Ford Bronco II ('84-'88)
The little brother to the classic fullsize Bronco enjoyed significant popularity throughout the mid-80s. The Bronco II was built in Louisville, Kentucky and shared architecture with the Ford Ranger pickup. A 2.8L V-6 engine was carbureted on the '84 and '85 model years, though in '86 the mill was replaced with a fuel-injected 2.9L with an additional 25 horsepower on tap, bringing the grand total to 140. Today, Bronco IIs are not considered particularly good builder rigs. However, virtually any suspension system made for the same vintage Ford Ranger will work under a Bronco II, and a 4.0L swap is common and relatively easy to complete on these rigs. We think of it as a nimble little SUV that can take a beating right out of the box. For $1,000 you get more than what you pay for in terms of trail prowess. The best version to look for is the somewhat-rare 1990 model built after November of that year. Prior to killing production, Ford installed a tougher Dana 35 front axle assembly in place of the Dana 28.
Geo Tracker/Suzuki Sidekick ('89-'95)
This Jeep-like SUV made its debut in 1988 as a joint venture between Suzuki and General Motors. A robust chassis features formed framerails integrated into a unitized body structure. A solid rear axle with coil springs and link suspension gave the compact 'ute a pickup-like ride quality. With an overall length of 142 inches and a track width of nearly 65 inches, the Tracker feels stable at highway speeds-unlike Suzuki Samurais. The 1.6L I-4 engine features fuel injection and puts out a whopping 80 horsepower. Despite seeming underpowered on paper, the mill does a decent job at motivating the 2,619-pound vehicle. We like the fact that Trackers come with manual locking hubs and traditional U-joint-style front drive axles. The aftermarket offers a handful of upgrades that can make the Tracker quite capable in the rough. We've seen these lightweight rigs do some pretty amazing things with a confident driver behind the wheel. A $1,000 Geo tracker will likely burn engine oil, leak from around the bellhousing (typically a sign of a faulty rear main seal) and will usually need a new soft top.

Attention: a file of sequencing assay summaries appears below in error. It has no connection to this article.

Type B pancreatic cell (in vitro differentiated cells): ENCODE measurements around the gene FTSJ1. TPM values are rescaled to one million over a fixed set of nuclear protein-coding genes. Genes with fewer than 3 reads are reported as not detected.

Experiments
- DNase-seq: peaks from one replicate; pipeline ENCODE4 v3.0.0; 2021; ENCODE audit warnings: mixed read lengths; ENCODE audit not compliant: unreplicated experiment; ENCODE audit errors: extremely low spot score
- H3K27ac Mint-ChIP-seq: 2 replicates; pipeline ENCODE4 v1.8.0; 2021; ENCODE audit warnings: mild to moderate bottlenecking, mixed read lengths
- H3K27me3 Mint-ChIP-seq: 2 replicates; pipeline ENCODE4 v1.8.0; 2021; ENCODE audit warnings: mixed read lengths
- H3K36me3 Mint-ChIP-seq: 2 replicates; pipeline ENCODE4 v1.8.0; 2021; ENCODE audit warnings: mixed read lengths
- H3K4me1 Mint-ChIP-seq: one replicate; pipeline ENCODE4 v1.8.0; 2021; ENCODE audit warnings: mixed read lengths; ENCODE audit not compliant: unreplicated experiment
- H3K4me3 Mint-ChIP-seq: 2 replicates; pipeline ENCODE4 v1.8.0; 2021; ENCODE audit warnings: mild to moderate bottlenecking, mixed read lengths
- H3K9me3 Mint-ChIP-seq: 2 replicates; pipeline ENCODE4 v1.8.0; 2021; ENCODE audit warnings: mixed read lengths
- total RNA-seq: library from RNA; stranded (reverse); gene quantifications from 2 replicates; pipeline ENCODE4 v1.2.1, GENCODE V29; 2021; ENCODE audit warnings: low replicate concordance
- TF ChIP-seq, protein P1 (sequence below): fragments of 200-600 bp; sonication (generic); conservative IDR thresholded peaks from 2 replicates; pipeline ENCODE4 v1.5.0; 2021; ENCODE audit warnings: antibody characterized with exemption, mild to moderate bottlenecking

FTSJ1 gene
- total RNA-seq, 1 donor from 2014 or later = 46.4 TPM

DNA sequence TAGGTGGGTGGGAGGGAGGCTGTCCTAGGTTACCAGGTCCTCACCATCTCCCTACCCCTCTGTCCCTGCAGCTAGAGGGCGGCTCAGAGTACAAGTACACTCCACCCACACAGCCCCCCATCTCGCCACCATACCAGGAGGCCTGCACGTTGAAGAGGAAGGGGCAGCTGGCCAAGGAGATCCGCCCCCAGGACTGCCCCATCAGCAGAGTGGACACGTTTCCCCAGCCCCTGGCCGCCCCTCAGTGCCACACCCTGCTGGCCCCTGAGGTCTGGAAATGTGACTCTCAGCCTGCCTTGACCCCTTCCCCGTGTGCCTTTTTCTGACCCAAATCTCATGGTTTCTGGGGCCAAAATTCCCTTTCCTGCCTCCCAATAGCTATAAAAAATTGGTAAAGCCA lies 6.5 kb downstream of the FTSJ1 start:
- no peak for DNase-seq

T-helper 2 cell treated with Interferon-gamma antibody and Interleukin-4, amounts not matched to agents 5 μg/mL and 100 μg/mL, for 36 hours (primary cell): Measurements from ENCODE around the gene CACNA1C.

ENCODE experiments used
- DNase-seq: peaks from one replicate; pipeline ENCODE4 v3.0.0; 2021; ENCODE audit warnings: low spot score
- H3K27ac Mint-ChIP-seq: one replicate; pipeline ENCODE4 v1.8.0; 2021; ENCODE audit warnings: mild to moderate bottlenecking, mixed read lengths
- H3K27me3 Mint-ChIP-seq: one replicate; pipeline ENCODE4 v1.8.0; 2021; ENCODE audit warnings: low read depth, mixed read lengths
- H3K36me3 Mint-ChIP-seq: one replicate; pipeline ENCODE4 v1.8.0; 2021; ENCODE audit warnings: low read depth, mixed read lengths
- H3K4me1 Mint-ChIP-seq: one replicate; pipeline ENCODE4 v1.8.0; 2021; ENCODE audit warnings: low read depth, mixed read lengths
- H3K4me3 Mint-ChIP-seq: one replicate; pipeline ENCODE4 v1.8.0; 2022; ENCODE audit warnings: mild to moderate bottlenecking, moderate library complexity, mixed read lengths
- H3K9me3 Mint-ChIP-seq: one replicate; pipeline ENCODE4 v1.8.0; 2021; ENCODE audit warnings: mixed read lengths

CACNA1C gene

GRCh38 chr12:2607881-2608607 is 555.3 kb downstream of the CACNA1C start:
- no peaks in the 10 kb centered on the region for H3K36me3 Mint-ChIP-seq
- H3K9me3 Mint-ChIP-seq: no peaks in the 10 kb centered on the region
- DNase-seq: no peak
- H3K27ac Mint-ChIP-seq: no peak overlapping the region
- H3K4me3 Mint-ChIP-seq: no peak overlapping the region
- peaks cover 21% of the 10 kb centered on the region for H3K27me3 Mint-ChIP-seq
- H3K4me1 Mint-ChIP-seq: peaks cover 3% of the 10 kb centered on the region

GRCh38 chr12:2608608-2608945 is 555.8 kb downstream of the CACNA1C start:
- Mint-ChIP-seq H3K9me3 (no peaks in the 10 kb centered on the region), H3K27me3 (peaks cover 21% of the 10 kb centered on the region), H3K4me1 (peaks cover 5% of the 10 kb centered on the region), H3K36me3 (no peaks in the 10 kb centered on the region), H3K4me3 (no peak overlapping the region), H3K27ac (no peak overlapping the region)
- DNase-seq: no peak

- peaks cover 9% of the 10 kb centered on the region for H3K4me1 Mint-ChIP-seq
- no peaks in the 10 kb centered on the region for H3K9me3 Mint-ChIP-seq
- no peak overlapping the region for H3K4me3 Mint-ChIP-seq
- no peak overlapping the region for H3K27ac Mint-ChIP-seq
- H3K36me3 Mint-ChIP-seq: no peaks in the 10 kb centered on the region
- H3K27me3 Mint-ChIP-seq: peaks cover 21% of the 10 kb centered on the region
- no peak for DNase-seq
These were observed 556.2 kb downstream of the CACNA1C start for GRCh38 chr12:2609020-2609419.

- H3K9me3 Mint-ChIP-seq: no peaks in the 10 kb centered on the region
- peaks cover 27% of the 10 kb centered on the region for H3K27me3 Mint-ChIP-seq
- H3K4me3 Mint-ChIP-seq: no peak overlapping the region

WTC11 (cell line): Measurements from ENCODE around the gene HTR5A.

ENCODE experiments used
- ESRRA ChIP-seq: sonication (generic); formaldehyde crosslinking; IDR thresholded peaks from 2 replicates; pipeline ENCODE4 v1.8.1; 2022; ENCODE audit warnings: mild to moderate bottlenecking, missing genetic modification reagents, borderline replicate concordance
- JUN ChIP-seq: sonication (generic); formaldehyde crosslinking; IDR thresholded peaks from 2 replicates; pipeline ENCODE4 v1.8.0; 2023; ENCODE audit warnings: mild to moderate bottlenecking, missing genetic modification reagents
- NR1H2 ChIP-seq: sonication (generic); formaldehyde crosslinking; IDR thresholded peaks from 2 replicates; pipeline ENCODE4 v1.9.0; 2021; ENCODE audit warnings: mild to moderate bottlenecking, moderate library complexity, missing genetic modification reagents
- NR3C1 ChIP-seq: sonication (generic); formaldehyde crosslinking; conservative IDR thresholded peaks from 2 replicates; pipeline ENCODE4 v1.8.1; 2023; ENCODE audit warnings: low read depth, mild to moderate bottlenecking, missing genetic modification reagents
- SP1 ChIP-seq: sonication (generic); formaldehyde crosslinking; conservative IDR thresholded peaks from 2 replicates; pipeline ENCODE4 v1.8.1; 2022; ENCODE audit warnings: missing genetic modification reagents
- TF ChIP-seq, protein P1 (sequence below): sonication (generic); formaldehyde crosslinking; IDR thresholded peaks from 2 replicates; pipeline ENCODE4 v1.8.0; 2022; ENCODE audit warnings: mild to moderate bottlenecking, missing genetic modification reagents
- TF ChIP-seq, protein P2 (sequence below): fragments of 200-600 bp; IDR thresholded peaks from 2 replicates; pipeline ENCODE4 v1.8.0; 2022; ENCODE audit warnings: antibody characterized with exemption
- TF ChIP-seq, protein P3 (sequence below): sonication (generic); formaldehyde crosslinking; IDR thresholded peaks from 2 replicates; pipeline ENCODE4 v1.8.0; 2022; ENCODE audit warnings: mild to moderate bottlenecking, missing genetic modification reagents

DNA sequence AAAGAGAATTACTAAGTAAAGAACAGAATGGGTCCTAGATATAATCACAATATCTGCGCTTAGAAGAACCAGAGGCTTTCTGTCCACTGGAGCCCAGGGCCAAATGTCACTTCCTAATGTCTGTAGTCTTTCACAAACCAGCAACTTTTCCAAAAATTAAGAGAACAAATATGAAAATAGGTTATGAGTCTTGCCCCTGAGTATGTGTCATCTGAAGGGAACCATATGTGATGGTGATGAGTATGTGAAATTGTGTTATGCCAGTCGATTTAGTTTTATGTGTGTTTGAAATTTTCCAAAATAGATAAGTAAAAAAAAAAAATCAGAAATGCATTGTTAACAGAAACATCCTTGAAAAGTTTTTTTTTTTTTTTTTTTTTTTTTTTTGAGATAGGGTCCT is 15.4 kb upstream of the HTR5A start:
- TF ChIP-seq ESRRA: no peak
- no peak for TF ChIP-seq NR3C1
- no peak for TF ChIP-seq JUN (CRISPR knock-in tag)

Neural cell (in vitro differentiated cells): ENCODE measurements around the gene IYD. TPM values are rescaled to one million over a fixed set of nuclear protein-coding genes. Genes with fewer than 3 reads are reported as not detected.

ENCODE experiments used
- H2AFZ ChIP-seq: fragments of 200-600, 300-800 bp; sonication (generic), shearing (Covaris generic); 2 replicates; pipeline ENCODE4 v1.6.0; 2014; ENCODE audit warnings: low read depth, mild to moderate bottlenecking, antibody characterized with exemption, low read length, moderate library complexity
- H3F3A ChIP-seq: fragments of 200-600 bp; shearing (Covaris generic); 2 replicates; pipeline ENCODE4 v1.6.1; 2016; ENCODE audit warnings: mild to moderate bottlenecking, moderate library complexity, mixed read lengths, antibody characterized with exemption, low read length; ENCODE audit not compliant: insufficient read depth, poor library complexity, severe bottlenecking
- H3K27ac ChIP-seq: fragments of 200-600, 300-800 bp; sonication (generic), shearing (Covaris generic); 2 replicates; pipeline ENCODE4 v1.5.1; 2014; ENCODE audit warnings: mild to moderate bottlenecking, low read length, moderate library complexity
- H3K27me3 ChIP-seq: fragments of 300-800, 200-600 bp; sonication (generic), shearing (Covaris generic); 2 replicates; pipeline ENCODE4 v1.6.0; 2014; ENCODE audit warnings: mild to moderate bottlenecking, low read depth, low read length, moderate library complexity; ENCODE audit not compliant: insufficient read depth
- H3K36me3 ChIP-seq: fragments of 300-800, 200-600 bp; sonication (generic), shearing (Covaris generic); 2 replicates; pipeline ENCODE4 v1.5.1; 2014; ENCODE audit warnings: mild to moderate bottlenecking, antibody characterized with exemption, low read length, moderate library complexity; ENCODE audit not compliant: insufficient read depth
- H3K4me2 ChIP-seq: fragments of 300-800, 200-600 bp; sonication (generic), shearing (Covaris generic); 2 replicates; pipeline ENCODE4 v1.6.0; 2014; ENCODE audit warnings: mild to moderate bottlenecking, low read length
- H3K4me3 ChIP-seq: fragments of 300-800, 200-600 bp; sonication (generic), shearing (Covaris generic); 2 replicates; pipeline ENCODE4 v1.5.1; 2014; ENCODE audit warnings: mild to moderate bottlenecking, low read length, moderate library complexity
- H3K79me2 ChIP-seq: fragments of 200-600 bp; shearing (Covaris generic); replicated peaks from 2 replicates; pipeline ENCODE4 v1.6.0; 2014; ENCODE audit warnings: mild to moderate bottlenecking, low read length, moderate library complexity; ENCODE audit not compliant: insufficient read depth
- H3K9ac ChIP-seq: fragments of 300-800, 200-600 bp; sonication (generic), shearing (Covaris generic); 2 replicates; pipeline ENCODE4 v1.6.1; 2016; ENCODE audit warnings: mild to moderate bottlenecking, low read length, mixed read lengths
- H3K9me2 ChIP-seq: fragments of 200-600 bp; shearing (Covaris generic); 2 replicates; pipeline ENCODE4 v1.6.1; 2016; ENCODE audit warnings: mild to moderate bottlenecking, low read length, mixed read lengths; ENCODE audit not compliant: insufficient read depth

Ford Ranger ('83-'97)
While we typically do not see the coveted '93-'97 model years for sale at $1,000 or less, the earlier '89-'92 (second) generation is abundant at such a bargain. Of the three engines offered in the Ranger, the one to look for is the 4.0L OHV V-6, making 160 horsepower and 225 lb-ft of torque. Four wheeler-friendly attributes include a Dana 35 front differential with Dana 44-style outers and a 28-spline Ford 8.8-inch axle out back. Typically, these trucks came with 3.73:1 gearing. Unfortunately, the Ranger's transmission is often a weak link, especially in the case of the M5OD manual. Aftermarket support is easy to find, thanks to a plethora of companies that specialize in Ranger-specific lift kits, body parts and drivetrain upgrades. We see built Rangers patrolling all terrain types from desert two-tracks to even the most extreme of jeep trails. We attributed the Ranger's popularity amongst the 4x4 community to its nimble size, and the sheer abundance of well-running trucks still on the road today.
Toyota Pickup ('79-'86)
Right from the very start, Toyota pickups are rock-solid machines designed to take a beating. We like the fact that they have stout boxed frames, extremely reliable rear axles, and plenty of available aftermarket upgrades. Prior to '85, these trucks were carbureted and put out 96 horsepower. Then the 22R was upgraded with fuel injection, adding the "E" to the end of the engines nametag. The 22R-E was optional on '85 and up trucks, and pushed output levels to 112 horesepower, and a rare turbocharged version (22R-TE) made 135 horsepower in the '86 model year. In '88 the Toyota pickup got an optional 3VZE 3.0L V-6 that made decent power (150 horsepower). The Toyota aftermarket is literally drenched with options for just about every budget level. All Toyota pickups feature a dropout-style 8.8-inch axle with heavy-duty axleshafts, though the front of all pre-'86 pickups featured a fragile Birfield CV-type axle joint that can easily snap when used with larger-than-stock tires.